Meet the Hoosier who’s launched 25 unmanned balloons over 2 decades
INDIANAPOLIS (WISH) — The three balloons shot down were most likely research or recreational balloons, President Joe Biden said this week.
I-Team 8 talked with a representative of a company in Grant County, Indiana, that has put up dozens of balloons for research and educational uses. Brandon Pearson of NearSpace Education in Upland says the rules for flying an unmanned balloon are very straightforward. “There are certain regulations that you have to do ahead of time. Now, almost all of the balloons we launch are for education outreach.”
Last summer, Pearson and a group of students launched a balloon that was in the air for about 2 hours. He and the students tracked the balloon through Indiana and Ohio. The balloon reached 90,000 feet before a device on the balloon was activated to bring it down.
Prior to any liftoff, a host of paperwork is filled out.
Pearson said Friday, “I’m filling what is called a NOTAM, which is a Notice to Airmen, and that goes out to the FAA (Federal Aviation Authority) for anybody that might be within the area that would be impacted by the flight so they now have the balloon registered in their system. They know exactly what day it is going up, what time it is going up, how high it is supposed to go, how long it is supposed to fly for, approximately where it is supposed to come down; so, all of that data has been collected so there aren’t any questions.”
The payloads on Pearson’s balloons have been a collection of student experiments. Pearson has launched 25 unmanned balloons over the past two decades. The balloons he uses are made from a radar-detectable material. The FAA requires Pearson and other unmanned-balloon operators to report the balloons’ location every two hours.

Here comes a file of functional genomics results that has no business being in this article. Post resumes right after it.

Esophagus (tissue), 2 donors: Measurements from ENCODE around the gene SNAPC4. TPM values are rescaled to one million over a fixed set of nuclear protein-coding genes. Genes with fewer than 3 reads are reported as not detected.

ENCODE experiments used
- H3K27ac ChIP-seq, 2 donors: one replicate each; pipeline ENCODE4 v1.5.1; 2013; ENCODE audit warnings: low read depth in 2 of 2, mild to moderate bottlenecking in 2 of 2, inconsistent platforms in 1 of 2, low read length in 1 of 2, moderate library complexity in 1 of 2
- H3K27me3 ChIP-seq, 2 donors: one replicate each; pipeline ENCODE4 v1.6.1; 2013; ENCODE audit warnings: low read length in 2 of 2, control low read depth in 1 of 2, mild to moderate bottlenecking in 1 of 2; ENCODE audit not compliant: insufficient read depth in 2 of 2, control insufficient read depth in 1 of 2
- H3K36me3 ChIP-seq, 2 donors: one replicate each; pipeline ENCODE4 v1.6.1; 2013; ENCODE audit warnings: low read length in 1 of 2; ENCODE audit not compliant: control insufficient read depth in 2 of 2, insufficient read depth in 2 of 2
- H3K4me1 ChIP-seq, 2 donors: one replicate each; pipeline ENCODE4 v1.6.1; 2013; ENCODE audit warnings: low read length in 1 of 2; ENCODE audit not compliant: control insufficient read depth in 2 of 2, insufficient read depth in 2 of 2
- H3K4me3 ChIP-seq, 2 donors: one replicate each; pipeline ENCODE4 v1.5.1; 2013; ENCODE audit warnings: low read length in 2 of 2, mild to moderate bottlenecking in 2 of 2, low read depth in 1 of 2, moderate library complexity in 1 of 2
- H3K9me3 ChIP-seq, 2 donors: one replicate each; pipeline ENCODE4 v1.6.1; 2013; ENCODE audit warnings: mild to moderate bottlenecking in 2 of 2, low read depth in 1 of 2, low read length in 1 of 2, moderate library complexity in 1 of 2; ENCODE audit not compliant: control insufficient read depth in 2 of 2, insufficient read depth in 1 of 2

Pearson said his company has taken the tracking a step further. “We have developed a tracking system for our balloons that allow us to get altitude, latitude, longitude and assent, the rate it is going up, up to every 30 seconds, and that is information we pass along to the FAA as well, so they are welcome to track it, and I know we have worked with groups such as the Chicago airport and other places that will track the balloons while in flight.”
J.C.Buehler is an attorney with a Carmel law firm and a pilot with decades of flying experience. He says the operators of unmanned balloons can face some liability and fines for reckless operation; for example, not telling the FAA when and where balloons are taking off or coming down, or not reporting its position every two hours.
With the recent shootdowns of unidentified aerial objects, will more regulations be coming soon?
Buehler said, “Maybe to make the notice requirements more forceful, you know, because an operator can be violated. I don’t know what the current penalty is. It is probably in the neighborhood of $12,000 per violation. I suppose Congress could do that. The FAA could do that, but the research and study being conducted by these operations are important.”